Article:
Why Cancer Counseling?
Cancer affects individuals and families in numerous ways and cancer
counseling provides specialized support through the changes and impact
of dealing with cancer. Some individuals may experience
‘cancer-related distress’ which in 2010 was identified as a sixth
vital sign and defined as -
"an unpleasant emotional experience of a psychological, social and/or spiritual nature which extends on a continuum from normal feelings of vulnerability, sadness and fears to disabling problems such as depression, anxiety, panic, social isolation and spiritual crisis." – NCCN, 2010
Common indicators of cancer-related distress include but are not at all limited to depression, anxiety, anger outbursts, irritability, excessive worry, constant thinking, refusing to ask for help, chronic fatigue, issues of mortality, relationship conflict, social withdrawal, sleeping difficulties, and so on. While some level of distress is considered normal and expected, patients often report that they are reluctant to turn to family for support, leaving many feeling isolated and misunderstood. When this occurs, such individuals will benefit from cancer-focused counseling.
There is also the physical impact that cancer can have on the body, leading to issues with body image, sexual difficulties, reduced self- confidence, chronic pain, fatigue, and lifestyle adjustments, which all take a mental toll.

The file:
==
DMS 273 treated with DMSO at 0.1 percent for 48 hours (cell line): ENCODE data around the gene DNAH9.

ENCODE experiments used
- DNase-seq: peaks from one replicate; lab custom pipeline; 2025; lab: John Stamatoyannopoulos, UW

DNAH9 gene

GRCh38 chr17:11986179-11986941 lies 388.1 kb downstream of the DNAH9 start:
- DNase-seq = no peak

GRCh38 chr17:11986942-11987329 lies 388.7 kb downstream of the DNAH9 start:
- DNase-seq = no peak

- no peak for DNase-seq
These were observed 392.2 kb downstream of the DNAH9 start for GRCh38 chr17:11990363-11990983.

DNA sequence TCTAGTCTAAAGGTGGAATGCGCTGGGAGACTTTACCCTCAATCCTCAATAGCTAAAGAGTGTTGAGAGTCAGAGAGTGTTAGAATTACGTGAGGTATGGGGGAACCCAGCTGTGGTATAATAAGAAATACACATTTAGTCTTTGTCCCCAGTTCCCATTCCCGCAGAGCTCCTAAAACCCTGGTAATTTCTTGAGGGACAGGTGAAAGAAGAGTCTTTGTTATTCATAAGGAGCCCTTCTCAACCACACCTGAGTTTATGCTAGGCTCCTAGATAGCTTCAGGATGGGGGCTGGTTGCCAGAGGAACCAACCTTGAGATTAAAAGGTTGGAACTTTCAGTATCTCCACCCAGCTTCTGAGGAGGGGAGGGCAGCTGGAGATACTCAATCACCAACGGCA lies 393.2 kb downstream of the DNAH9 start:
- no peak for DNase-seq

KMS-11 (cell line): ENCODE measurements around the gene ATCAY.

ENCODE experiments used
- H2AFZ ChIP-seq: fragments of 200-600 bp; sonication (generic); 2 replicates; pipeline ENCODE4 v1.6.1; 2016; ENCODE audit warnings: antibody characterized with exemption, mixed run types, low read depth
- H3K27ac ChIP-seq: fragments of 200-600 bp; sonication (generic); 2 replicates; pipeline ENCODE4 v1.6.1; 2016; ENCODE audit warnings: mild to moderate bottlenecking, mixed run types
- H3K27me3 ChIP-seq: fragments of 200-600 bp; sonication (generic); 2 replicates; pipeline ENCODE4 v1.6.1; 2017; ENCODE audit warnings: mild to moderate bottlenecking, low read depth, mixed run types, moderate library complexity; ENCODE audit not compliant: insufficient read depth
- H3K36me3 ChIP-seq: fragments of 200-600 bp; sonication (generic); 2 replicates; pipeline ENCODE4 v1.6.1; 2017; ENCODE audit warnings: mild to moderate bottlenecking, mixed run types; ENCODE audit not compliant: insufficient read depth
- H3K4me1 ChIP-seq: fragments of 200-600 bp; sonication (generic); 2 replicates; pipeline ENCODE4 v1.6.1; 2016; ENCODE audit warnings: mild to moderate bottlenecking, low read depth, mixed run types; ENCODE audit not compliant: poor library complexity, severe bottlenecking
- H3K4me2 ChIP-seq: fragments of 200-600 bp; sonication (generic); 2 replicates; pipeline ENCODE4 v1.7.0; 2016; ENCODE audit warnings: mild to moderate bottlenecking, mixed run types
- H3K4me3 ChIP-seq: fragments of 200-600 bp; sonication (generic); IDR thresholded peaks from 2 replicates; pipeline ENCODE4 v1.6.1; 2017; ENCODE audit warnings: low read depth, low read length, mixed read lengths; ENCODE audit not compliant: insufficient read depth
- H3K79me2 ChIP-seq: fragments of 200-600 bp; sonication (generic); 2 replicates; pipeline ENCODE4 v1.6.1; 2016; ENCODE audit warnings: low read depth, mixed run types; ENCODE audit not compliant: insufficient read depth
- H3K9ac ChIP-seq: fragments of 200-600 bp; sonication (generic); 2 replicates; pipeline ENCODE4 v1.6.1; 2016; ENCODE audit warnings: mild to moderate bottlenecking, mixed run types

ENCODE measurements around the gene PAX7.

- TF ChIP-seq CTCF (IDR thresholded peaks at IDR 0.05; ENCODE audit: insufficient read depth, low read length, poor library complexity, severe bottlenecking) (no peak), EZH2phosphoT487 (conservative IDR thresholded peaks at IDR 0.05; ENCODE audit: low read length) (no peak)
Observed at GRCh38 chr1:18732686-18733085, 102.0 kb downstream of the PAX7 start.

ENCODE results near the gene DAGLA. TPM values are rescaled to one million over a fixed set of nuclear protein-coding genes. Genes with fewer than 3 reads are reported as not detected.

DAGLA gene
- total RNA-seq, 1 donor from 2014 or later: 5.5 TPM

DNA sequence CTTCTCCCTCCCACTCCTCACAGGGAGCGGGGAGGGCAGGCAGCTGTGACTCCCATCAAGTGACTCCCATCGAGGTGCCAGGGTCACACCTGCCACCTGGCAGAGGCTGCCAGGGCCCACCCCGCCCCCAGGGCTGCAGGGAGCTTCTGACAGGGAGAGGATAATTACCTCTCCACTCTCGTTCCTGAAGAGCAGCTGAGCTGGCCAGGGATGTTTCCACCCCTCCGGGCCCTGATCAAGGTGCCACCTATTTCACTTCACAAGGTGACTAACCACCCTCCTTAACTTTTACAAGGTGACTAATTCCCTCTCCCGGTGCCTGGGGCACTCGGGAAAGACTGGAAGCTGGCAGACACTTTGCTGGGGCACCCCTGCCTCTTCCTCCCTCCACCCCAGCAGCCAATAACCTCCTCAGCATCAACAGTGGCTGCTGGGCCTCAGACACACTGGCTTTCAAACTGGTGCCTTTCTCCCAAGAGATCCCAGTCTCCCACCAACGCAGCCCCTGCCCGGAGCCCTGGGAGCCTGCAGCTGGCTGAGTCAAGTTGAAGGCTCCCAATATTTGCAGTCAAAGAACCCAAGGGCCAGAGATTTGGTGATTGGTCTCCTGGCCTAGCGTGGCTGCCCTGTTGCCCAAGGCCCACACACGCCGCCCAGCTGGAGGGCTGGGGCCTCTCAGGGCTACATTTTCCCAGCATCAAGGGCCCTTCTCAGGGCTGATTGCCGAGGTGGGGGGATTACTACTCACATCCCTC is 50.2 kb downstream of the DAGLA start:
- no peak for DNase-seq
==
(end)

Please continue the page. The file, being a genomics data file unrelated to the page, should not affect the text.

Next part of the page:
Cancer counseling approaches these in two ways, through grief and acceptance. Clients are encouraged to actively grieve the loss of their pre-cancer body, abilities, lifestyles, hopes, and/or expectations while simultaneously helping them to accept these changes. Time alone rarely serves to heal these emotional wounds, but therapy allows for quicker and more complete adjustment to the ‘new normal,’ as it’s commonly referred.
Cancer is also known to put significant strain on relationships. In addition to the increased fear and uncertainty, pre-existing issues within the relationship may become amplified, especially in areas of communication and conflict resolution. During treatment, parents and couples have to coordinate efforts and, in some cases, develop new roles within the relationship.
Counseling during this process can help couples with communication and introduce skills to aid with any conflict that may arise. After cancer treatment, couples often struggle to adjust to the ways in which cancer 'changes' the individual. Counseling during this stage of cancer recovery and survivorship can help the client identify their new needs and communicate them while supporting the relationship as it also grows to accommodate and integrate these needs.
Cancer is also known to 'kick up the dust' on unresolved or past experiences clients have endured, making past traumas and unresolved grief more prevalent on their minds. This can bring with it significant emotional distress and render their coping skills less effective. Note that this, too, is normal and expected during a cancer-related experience. Unpleasant as they may be, these reawakened emotions are seen as a new opportunity to process the old experiences and obtain deeper levels of resolution and healing and counseling can help with this.
Whatever way you find cancer affecting you, your children, or a loved one, just know that specialized support is available.